By Christy Brissette July 3, 2018
Just a few years ago, you automatically received a straw with any cold takeout drink and probably didn’t think twice about it. No longer. Seattle is the latest city to join at least a dozen others across the United States in banning plastic straws. McDonald’s in the United Kingdom and KFC in Singapore have also served their final straws.
Governments and companies are taking this action because of the staggering volume of waste generated by something most people don’t need: An estimated 7.5 percent of plastic in the environment comes from straws and stirrers, according to an analysis by a group of pollution research nonprofits called Better Alternatives Now, which based its results on trash collected by volunteers around the world. A recent report by the World Economic Forum projects that by the year 2050, the plastic in our oceans will outweigh the fish.
If that’s not persuasive enough, there are lesser-known, health-related reasons to ditch the little plastic tube. Here are some of the concerns.
Gas and bloating
Sipping from a straw introduces air into the digestive tract. This can cause uncomfortable digestive symptoms, such as gas and bloating. When I’m counseling clients who are experiencing these symptoms, I always ask them about lifestyle habits, such as whether they drink from a straw often. Some of my clients have experienced significant improvements by ditching straws, as well as cutting back on two other habits that introduce air into the digestive tract: drinking carbonated beverages and chewing gum.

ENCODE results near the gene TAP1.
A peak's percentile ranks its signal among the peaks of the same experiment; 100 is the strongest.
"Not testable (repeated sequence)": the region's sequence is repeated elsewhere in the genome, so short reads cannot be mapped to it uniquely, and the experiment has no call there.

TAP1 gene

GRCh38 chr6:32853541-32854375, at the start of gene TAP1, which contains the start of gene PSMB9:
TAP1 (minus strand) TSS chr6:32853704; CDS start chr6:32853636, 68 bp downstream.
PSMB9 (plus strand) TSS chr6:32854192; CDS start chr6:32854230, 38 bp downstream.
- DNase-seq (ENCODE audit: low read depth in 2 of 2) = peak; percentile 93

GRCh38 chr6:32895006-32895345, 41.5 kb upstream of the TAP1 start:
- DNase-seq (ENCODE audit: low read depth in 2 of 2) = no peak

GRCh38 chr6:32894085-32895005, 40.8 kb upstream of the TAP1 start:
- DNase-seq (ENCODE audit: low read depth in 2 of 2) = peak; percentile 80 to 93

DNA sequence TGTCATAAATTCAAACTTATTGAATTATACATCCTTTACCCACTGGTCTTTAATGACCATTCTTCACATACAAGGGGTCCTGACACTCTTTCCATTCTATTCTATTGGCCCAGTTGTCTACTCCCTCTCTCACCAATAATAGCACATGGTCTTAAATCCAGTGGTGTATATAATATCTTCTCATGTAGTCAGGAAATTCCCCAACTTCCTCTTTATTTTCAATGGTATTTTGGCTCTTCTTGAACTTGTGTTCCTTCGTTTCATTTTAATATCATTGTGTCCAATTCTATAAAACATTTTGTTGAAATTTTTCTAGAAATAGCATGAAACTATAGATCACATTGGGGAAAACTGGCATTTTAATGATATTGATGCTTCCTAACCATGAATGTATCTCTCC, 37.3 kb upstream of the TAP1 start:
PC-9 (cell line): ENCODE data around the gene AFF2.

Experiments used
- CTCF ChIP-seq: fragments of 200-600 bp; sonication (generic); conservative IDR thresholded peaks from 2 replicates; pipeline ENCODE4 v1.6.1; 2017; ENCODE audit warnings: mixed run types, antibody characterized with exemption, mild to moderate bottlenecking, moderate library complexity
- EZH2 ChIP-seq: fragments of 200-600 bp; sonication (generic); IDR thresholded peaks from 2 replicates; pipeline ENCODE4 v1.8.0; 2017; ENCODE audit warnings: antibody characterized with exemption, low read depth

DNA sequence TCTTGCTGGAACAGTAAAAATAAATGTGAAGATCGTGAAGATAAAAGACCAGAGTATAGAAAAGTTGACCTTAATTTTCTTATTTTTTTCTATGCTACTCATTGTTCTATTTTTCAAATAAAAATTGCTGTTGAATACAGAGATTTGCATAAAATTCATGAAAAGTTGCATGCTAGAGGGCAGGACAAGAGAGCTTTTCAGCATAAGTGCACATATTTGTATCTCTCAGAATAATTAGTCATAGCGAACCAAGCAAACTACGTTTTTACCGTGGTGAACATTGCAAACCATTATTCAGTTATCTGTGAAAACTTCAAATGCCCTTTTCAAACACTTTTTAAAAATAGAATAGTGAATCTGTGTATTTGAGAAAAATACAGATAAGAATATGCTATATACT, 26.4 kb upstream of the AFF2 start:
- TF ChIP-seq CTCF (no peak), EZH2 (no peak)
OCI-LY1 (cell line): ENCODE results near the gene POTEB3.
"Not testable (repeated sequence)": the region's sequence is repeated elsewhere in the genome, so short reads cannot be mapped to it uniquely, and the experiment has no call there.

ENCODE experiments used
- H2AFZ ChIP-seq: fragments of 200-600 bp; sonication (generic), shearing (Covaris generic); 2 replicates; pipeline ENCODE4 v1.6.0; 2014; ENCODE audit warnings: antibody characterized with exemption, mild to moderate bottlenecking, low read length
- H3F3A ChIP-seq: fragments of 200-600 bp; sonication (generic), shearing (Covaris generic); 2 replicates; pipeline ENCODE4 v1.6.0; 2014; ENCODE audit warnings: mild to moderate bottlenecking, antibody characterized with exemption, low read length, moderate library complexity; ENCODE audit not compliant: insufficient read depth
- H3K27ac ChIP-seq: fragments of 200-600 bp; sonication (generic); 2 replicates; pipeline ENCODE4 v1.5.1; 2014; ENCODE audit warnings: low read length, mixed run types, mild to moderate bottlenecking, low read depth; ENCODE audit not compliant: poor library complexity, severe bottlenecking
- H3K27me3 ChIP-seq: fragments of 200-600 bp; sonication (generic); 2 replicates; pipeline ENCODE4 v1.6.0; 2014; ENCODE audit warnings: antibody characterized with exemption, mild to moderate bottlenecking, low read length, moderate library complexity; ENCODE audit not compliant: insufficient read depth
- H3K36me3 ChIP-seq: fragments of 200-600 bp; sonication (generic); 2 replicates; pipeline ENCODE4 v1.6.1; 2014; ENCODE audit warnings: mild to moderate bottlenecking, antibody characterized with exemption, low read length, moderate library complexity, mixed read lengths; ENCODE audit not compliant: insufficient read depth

Drinking sugary or acidic beverages through a straw can increase the likelihood of cavities. Straws send a concentrated stream of liquid toward a small area of the teeth, which can erode enamel and cause tooth decay. On the other hand, straws can also be used to lower the risk of cavities if they’re positioned behind the teeth, at the back of the throat, although this approach isn’t realistic or comfortable for most people.
Most single-use plastic straws are made from polypropylene, a type of plastic commonly made from petroleum. Polypropylene is thought to be food-safe in amounts approved by the Food and Drug Administration. But there is evidence that chemicals from polypropylene can leach into liquids and may release compounds that could affect estrogen levels, especially when exposed to heat, acidic beverages or UV light.
More established is the fact that degraded plastics found in the ocean are ingested by marine wildlife, making their way up the food chain and perhaps winding up at the dinner table. So not only can plastics harm animals in the environment — think about the sea turtle with the straw up its nostril — but bits of them, and the toxic chemicals within, may hurt us all.